Look again: the Magi left where they were living. They abandoned their homes–to be gone for who knows how long–they gave up whatever jobs they held and thereby, in a way, surrendered their identity. Their trip exposes their willingness to strip away all they knew, all they were, in order to find and follow Jesus.
God revealed the star to them, God made his offer and asked them to follow. With laser focus, they pursued the sign God had given them. They didn’t assume God was already in their midst, or that they should just sit tight and let God come to them. They plunged into the unknown, disregarding fear and death, overcoming whatever obstacles were in their path, that they might find more of what God had shown them.
They didn’t know where their trek would lead them or where they’d end up. Just like their fellow-seeker Abraham, they left their kindred and their father’s house and went to the land that God showed them, though they knew not where that was. They were willing to go and look for Jesus somewhere foreign and unknown.
In an increasingly global society, what’s left “unknown” to us? In a world where I can talk with my sister on a computer screen while she’s half a world away, where can something be found that’s not-home, something strange, foreign, or uncomfortable?
Though we’re more global than ever, we’re also increasingly divided. This is one of the most politically divided moments of American history, and the gridlock in Washington is visited upon our personal lives in our own political and religious convictions. So what about the body of Christ? We pray every Sunday that Jesus’ whole body, the Church, would be made one, that we may be united in Jesus’ sacrifice and made one body with him.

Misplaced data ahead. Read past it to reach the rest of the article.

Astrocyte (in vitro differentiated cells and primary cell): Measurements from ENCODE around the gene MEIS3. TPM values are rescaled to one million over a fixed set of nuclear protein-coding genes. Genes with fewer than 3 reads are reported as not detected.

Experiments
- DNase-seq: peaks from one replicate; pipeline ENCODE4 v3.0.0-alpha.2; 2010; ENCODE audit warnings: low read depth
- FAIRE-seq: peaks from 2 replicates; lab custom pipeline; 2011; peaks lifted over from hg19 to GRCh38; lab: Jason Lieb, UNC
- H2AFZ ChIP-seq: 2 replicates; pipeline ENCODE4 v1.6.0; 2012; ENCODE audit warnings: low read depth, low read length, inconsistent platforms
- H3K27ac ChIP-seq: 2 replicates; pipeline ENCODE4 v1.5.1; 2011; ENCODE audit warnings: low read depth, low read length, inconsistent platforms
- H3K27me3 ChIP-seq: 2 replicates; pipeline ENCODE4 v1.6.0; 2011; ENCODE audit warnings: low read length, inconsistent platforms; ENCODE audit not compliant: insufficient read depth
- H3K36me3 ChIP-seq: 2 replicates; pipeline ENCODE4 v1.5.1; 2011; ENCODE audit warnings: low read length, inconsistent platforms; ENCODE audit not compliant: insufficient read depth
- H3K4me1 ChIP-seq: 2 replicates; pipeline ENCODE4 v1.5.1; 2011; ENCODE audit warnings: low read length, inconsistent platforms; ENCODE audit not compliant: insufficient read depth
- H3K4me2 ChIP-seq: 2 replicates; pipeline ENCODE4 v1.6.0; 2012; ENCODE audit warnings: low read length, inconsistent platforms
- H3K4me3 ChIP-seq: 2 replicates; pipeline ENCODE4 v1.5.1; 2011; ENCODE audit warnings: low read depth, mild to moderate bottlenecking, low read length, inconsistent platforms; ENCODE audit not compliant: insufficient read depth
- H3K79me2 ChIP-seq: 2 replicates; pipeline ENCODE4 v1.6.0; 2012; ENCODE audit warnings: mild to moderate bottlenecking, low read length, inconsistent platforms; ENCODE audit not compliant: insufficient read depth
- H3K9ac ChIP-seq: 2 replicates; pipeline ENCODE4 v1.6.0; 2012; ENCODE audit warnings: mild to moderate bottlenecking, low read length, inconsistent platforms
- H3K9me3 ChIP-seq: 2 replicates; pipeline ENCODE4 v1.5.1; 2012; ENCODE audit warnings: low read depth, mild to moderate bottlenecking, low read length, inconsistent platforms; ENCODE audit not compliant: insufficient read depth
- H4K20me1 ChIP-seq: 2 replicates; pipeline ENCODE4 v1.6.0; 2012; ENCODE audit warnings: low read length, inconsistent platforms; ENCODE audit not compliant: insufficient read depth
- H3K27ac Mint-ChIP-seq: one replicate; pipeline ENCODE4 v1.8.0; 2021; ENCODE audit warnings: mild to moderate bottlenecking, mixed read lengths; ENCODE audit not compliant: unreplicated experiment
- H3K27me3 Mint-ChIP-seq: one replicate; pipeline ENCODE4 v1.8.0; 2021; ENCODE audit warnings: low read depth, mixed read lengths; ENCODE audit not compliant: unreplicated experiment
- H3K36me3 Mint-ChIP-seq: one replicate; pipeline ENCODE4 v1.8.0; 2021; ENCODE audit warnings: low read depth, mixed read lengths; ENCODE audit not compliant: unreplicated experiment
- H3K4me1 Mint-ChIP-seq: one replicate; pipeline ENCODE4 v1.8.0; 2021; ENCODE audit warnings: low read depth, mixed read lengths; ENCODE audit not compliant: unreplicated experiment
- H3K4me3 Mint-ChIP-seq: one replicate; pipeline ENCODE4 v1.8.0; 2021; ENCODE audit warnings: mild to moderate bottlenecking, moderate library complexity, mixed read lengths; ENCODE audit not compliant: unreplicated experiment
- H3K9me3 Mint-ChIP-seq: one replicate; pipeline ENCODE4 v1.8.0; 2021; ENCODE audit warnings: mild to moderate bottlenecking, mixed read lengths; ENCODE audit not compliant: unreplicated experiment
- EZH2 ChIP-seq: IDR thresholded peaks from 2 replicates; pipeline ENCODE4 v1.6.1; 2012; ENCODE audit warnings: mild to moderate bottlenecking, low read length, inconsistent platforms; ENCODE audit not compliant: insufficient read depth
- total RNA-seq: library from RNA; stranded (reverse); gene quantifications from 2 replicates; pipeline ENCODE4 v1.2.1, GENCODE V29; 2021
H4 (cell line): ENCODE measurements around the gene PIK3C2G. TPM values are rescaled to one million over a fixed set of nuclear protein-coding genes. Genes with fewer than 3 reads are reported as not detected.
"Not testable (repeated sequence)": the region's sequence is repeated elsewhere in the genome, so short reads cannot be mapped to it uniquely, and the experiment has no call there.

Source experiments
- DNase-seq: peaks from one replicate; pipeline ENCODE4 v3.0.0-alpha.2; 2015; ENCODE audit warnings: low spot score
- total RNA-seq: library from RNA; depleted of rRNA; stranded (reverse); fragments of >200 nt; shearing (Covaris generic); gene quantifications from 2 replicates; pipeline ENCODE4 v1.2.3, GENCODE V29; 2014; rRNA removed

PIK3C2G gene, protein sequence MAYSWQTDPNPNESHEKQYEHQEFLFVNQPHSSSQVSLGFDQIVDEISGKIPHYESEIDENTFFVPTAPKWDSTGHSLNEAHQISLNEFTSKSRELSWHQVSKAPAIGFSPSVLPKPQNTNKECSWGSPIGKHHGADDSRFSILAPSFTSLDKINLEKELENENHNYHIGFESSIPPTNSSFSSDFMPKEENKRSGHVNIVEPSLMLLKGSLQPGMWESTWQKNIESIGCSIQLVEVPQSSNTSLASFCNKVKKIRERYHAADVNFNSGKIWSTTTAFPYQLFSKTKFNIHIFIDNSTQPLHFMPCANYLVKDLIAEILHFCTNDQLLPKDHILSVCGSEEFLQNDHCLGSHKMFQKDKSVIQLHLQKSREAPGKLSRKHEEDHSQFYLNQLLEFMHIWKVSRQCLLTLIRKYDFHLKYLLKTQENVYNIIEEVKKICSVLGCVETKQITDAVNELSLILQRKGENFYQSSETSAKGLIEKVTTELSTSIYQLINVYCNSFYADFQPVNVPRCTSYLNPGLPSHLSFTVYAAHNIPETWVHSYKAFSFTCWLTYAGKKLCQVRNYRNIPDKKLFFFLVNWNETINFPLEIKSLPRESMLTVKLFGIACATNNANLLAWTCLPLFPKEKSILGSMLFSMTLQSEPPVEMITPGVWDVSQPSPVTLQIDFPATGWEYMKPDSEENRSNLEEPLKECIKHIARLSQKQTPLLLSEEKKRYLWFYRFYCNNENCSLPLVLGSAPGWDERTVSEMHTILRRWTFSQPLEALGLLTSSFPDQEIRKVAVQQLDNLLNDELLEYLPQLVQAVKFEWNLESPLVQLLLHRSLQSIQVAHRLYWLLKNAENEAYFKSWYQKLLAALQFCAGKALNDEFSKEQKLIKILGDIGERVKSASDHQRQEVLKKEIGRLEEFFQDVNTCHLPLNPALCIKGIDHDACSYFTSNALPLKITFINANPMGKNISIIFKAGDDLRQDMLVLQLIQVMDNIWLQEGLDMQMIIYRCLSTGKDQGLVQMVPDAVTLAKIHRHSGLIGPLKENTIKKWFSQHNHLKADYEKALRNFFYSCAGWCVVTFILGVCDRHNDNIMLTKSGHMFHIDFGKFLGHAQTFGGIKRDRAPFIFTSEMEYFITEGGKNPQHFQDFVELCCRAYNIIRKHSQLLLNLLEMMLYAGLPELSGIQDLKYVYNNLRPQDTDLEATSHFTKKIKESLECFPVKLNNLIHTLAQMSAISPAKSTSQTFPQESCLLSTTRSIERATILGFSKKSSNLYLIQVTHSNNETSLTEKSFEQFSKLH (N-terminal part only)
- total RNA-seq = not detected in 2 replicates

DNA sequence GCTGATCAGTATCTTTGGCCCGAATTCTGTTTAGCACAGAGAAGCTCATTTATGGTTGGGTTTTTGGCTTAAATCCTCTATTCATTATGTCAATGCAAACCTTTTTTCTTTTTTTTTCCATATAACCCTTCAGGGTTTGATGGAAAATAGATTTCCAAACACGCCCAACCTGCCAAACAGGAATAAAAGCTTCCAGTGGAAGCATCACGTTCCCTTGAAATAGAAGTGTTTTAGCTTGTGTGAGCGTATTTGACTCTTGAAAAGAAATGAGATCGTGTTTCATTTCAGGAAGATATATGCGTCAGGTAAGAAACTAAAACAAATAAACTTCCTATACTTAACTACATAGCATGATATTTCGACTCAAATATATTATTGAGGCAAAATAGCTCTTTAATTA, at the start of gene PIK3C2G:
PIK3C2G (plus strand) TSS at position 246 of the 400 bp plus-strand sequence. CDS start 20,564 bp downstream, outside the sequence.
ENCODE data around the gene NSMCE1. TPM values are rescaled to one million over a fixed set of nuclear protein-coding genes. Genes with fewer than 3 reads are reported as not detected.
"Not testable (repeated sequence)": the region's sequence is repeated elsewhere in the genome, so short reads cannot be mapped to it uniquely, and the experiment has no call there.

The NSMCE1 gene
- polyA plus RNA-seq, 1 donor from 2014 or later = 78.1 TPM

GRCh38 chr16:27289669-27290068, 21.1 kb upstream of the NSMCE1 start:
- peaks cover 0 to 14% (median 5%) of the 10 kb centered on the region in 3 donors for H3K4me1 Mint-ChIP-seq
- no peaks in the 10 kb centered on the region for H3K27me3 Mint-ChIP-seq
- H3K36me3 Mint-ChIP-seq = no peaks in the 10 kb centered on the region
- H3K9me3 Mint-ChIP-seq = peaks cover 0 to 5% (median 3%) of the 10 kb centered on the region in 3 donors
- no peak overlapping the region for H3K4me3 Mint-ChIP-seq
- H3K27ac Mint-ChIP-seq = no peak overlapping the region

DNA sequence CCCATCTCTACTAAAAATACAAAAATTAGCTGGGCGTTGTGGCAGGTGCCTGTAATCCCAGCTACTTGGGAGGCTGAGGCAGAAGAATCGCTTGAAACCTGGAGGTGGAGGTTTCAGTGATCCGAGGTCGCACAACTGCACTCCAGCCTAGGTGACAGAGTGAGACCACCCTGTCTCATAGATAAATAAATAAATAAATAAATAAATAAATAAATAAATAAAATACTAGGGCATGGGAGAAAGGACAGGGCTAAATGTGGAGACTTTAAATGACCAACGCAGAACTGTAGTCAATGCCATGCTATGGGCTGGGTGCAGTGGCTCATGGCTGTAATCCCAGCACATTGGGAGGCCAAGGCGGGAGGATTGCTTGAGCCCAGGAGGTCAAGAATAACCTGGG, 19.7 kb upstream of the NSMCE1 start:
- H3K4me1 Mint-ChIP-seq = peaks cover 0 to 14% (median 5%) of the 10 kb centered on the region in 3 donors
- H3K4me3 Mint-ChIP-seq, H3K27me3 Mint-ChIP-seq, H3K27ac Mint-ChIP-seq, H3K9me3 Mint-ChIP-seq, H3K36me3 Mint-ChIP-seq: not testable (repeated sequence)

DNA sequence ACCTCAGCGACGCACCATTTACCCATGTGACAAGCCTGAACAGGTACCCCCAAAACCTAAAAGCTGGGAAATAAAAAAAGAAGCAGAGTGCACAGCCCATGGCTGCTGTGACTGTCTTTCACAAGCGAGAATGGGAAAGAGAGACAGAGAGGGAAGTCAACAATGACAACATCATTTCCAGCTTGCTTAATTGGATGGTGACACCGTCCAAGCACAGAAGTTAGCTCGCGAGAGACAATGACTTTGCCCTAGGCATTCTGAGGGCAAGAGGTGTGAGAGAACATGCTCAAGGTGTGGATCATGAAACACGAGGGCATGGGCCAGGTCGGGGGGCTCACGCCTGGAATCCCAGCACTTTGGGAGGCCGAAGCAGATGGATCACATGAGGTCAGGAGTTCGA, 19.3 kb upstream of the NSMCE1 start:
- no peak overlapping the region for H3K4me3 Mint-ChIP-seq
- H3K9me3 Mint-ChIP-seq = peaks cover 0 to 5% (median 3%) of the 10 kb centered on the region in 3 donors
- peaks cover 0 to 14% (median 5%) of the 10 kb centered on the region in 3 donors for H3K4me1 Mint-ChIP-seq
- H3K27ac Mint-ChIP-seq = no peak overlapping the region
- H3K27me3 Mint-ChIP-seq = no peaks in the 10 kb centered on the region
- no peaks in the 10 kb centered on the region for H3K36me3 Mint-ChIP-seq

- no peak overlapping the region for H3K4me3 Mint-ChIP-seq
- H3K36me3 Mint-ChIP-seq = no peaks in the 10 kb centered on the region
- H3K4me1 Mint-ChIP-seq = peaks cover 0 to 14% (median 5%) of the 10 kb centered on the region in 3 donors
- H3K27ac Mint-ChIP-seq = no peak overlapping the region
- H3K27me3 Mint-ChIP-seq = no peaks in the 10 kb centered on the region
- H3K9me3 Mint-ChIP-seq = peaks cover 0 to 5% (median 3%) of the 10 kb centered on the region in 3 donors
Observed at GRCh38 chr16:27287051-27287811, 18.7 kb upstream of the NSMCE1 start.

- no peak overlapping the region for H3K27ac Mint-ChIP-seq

There’s plenty unknown, even in the pews next to us. There are plenty of obstacles to seeing God at work in each other; we perhaps have the hardest time seeing Jesus in those closest to us, in our family and our church family.
The Magi came in humility to the Jewish and Roman wise men, they said, “We’re trying to find God, and we’ve gotten a bit stuck, can you help us?” The Magi didn’t claim to know God better or to speak for God’s purposes more faithfully; they came to fellow seekers and said, “Sirs, we want to see Jesus.” Indeed, the scribes and priests helped the Magi, they remembered Micah’s prophecy which mentioned Bethlehem and sent the Eastern wise men on their way.
Can you imagine what might have happened if the scribes and priests and Herod had dropped all their prideful pretense and their self-serving suspicion and gone with the Magi?
We can’t know whether the Magi asked them to join the jaunt from Jerusalem to Bethlehem, but let’s pretend for a moment that they did, and their offer was accepted. Herod, who turned around and tried to kill Jesus in the following passage, would have met God face to face. The scribes and chief priests, those whose successors were thorns in Jesus’ side for all his ministry, would have witnessed the miracle of Emmanuel–God with us–as a disarming baby. How could their lives have not been changed by an encounter with the living God?
What if East and West, Left and Right, one side and another, came together kneeling at Jesus’ feet? What if they’d been led there by their nemesis, the person or people who raise our ire, who make us grind our teeth, throw up our hands?
What if we realized we need our infuriating family members, and our political enemies, and our theological adversaries to lead us to Jesus?
I don’t have God all figured out, I’m no closer to cornering the market on a pathway to Jesus than anybody else. I need to humbly ask others for help. None of us has the perfect picture of God or the secret, back way into his presence, but each of us really truly does need each other in order to find God.
In the midst of disagreement, through information that comes out of left-field, from people who shouldn’t know what they’re talking about, God comes.